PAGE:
The Rockets and the bullies

Everyone says that brain beats brawn. The saying is “mind over matter,” Psychic type beats Fighting type, and any other platitudes and aphorisms offer succor to the underweight but overbrained kids of the world. That same theory supposedly applies to the NBA, a place where Moneyball is sometimes Moreyball and three pointers are always good. But what about in practice? When push comes to shove, push comes to shove on the court, and another truism takes precedence for the Houston Rockets.

Might makes right.

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On the case for including Chandler Parsons in a Carmelo Anthony trade

Forum moderator John Gold had an interesting take last week in response to my thoughts on a proposed Carmelo Anthony deal to the Rockets.  He says that while the conventional wisdom dictates that the team would most likely include budding power forward Terrence Jones in an Anthony deal (along with Omer Asik and Jeremy Lin), the Rockets would be wise to include critically acclaimed supermodel Chandler Parsons in lieu of Jones.

While I disagree with Gold’s take that Jones’ upside is higher than Parsons’, I would have to agree with his overall thesis regarding Parsons’ worth, a belief I’ve been forming since late last season.

First, on Jones: I’m not as high on him as most seem to be.  To wit, he’s been marvelous in filling the role he’s been asked to fill.  But as I’ve said numerous times, I don’t trust him in a playoff series against the big boys, and when I look at him, I don’t see the budding All-Star everyone else sees.  He doesn’t have the elite indicators you’d look for in a young player to prognosticate high level growth.  He’s average athletically (what makes him look so above-average in this department, at times, is above average length.  Watch him fail to get anything around the rim against the likes of Ibaka and you’ll realize his weaknesses), has dreadful form on his jumpshot, and makes all of his moves as the result of muscle memory motion.* (More on this below.)  In fact, his best chance at taking his game to another level is re-working the mechanics on his jumpshot so that he can be dependable from anywhere a la Carl Landry.  Unfortunately, it’s very rare for an NBA player to put in that kind of effort.  (Players work on their shots, sure, but it’s a rare thing to change form. )  What has made Jones such a revelation this season is his ability to fill in the gaps: he runs the floor hard, cuts hard, and has good hands; he’s the perfect role player to fill the open spaces created by the massive presence of Dwight Howard.  When those things are taken away, because he has little in a vacuum, he struggles against the big boys.

*Next time you’re playing pick-up, unless its at a ridiculously high level, notice that 99% of the guys do some of the same moves every time, regardless of the situation.  Everyone has a pet move they do, and they’ve done it so many times it’s become second nature.  The problem is when you do that some motion every single time.  It indicates that that player is not really thinking but just acting involuntarily.  That’s the case with Terrence Jones and that crossover.  When he’s on the perimeter, he’s going to just bust out that same crossover dribble, regardless of the second line of defense.  (A fascinating point Steve Nash made in the recent Bill Simmons podcast was that he felt Amare didn’t really make the big leap until he started reading the second line of defense later in his career, because he had never learned how to play the game properly growing up.  Jones can learn too but Amare is one of the hardest working athletes in the NBA and was also in the top 1% athletically…)  Now watch James Harden, or any point guard.  They make moves with their mind, not their muscle memory.  They do different things based on different situations.  I digress: this post was supposed to be about Chandler Parsons.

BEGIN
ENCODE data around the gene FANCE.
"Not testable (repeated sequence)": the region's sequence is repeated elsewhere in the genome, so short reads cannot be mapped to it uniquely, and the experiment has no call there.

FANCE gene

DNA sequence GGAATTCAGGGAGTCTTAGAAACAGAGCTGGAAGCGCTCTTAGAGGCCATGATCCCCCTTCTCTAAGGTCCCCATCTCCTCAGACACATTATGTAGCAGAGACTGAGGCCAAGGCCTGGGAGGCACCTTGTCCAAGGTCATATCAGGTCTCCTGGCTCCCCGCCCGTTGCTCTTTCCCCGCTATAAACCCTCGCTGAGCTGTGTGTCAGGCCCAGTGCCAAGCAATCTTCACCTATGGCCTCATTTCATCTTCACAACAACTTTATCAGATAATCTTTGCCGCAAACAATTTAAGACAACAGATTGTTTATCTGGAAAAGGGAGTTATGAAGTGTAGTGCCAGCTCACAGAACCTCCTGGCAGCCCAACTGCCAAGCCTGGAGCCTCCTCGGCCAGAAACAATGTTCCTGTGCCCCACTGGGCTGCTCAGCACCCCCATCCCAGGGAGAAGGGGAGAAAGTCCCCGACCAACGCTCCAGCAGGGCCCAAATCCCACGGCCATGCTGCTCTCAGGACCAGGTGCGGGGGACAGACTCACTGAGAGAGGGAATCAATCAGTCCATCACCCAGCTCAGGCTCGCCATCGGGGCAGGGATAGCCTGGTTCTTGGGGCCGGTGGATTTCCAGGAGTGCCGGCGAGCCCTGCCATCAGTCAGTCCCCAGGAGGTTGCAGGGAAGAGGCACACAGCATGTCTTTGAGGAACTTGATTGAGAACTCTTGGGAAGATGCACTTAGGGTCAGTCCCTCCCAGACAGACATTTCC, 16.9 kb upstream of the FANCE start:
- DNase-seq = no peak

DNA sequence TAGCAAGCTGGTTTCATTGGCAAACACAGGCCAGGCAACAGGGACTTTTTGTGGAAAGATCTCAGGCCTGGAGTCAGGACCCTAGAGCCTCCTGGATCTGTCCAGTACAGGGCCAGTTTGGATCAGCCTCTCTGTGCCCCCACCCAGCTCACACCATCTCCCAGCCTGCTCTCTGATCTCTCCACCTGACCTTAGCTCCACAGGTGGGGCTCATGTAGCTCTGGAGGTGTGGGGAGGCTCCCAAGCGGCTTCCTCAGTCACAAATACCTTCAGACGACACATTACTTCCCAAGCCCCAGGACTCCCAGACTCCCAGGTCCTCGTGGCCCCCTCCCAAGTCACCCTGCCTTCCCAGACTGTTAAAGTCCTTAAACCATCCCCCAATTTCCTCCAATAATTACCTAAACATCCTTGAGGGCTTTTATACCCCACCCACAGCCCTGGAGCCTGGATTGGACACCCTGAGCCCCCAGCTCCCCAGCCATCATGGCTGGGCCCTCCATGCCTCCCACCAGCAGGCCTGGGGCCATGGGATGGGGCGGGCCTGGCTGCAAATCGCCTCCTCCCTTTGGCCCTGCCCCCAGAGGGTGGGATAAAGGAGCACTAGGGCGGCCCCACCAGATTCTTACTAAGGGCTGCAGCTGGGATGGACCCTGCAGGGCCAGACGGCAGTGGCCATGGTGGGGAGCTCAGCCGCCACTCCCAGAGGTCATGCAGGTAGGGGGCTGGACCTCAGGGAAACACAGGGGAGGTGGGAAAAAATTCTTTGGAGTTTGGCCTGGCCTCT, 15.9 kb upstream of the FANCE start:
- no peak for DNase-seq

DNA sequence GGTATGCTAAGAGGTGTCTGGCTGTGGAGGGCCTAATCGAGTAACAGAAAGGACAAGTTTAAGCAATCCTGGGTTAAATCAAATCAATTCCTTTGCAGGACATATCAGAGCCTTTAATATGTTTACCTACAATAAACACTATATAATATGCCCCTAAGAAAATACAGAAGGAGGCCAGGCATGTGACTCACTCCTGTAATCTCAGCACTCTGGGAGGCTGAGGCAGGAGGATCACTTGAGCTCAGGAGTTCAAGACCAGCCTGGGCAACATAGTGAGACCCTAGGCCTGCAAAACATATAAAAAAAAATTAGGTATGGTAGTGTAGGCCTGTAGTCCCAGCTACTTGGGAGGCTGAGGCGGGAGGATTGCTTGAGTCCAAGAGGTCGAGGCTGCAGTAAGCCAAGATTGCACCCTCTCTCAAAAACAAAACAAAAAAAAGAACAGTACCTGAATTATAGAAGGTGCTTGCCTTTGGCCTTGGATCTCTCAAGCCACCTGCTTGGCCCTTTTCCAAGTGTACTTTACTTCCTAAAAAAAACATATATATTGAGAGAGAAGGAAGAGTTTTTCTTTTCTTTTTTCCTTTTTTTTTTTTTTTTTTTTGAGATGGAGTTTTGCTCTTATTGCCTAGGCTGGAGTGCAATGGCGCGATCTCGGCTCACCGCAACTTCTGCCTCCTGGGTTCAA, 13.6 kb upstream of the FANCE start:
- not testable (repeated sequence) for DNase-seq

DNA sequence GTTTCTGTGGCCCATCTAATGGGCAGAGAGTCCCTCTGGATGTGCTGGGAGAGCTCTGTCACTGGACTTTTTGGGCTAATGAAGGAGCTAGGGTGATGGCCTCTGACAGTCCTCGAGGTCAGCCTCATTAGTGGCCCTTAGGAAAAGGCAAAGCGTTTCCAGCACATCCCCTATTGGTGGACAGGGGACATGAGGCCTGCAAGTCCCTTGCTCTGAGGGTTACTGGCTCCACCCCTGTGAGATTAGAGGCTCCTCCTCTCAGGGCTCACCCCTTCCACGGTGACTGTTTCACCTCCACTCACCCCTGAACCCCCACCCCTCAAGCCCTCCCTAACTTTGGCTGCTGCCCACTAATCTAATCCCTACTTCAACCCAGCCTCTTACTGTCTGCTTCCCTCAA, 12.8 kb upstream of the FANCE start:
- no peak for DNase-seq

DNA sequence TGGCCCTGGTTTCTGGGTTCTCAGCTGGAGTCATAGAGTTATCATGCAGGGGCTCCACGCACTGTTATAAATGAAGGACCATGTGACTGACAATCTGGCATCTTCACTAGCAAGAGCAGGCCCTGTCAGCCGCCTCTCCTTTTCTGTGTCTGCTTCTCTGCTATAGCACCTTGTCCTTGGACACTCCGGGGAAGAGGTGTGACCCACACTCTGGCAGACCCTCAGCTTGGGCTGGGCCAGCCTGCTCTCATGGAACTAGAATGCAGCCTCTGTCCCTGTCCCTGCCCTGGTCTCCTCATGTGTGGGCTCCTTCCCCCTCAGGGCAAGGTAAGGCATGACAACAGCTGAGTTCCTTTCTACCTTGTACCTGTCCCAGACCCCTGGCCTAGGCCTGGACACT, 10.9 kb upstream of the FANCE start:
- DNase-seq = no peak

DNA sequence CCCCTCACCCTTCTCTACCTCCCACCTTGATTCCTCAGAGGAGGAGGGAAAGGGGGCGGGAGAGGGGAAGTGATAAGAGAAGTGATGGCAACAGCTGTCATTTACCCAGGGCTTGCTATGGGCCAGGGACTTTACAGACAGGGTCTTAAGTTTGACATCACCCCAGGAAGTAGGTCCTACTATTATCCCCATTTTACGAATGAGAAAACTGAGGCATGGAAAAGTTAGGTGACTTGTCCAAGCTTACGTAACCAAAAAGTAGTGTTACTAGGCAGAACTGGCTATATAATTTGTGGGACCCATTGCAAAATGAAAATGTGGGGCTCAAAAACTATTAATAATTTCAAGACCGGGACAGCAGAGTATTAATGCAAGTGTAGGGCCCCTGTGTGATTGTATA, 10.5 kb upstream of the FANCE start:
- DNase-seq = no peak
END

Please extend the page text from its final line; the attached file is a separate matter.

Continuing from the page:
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A look at the Houston Rockets’ schedule for the week of February 9 through February 16

The Houston Rockets start the week out tomorrow with a game at Charlotte against the Bobcats regarding which, in normal times, I’d be very afraid.  But while disappointing losses against the Thunder, Bulls, and Heat proved this team isn’t yet a legit, legit contender, the team’s overall dominance since the New Year has sufficed to indicate that at the least, they have turned a corner.  They are no longer in the business of dropping games to inferior opponents.  That in itself is a pretty big accomplishment (though these recent late-game collapses are rather disturbing.)